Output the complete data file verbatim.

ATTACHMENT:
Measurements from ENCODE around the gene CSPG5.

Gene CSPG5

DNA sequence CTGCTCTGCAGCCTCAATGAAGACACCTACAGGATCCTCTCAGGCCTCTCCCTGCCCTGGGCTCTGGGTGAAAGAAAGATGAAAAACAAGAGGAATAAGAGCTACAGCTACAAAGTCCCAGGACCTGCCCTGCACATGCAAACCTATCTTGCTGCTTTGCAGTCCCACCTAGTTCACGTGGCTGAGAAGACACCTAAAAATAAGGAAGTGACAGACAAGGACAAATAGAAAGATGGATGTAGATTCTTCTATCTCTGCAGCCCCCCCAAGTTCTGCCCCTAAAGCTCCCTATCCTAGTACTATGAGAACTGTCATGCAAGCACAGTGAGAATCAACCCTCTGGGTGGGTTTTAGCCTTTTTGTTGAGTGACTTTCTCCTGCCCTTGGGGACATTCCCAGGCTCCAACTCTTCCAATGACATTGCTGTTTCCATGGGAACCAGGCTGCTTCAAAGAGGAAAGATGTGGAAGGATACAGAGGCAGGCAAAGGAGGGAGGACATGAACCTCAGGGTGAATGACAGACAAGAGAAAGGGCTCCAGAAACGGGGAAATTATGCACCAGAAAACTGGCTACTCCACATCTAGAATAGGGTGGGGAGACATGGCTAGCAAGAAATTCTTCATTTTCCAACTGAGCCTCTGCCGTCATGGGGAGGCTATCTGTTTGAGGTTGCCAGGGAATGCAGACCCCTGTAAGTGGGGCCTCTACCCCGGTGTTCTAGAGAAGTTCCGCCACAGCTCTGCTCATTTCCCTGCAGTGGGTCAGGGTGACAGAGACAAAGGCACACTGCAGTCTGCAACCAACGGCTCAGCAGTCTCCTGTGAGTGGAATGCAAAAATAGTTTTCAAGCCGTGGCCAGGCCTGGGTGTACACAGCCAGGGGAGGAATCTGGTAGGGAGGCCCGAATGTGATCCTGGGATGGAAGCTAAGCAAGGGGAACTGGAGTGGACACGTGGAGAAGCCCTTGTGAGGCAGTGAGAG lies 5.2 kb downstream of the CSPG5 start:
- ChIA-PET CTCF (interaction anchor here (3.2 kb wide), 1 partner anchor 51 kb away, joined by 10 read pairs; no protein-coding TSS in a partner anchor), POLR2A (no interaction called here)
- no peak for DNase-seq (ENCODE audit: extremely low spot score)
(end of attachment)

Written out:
Measurements from ENCODE around the gene CSPG5.

Gene CSPG5

DNA sequence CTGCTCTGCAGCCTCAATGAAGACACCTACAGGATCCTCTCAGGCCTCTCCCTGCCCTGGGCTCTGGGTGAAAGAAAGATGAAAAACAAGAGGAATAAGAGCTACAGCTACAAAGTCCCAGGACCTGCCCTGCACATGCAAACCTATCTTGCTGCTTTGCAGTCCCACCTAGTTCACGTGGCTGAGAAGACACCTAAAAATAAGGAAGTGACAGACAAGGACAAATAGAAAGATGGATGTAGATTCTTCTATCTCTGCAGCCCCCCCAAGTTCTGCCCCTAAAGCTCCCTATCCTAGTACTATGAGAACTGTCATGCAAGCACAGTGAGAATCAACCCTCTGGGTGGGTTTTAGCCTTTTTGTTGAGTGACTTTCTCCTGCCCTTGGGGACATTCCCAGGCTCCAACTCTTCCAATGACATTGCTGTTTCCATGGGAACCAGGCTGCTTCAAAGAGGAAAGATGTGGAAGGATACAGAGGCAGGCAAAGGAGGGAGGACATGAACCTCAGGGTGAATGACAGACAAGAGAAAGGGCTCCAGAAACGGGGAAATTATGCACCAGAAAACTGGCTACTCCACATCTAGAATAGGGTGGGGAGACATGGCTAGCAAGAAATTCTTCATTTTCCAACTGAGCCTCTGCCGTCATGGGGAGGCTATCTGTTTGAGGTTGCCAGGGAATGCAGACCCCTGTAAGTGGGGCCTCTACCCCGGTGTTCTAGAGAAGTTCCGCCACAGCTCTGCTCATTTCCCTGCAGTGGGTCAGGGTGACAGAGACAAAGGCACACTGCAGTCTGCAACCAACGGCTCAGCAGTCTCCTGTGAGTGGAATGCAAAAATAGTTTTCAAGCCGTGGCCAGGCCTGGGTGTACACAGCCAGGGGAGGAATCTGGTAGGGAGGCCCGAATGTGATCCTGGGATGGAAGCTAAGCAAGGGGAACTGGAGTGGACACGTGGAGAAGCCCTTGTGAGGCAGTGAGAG lies 5.2 kb downstream of the CSPG5 start:
- ChIA-PET CTCF (interaction anchor here (3.2 kb wide), 1 partner anchor 51 kb away, joined by 10 read pairs; no protein-coding TSS in a partner anchor), POLR2A (no interaction called here)
- no peak for DNase-seq (ENCODE audit: extremely low spot score)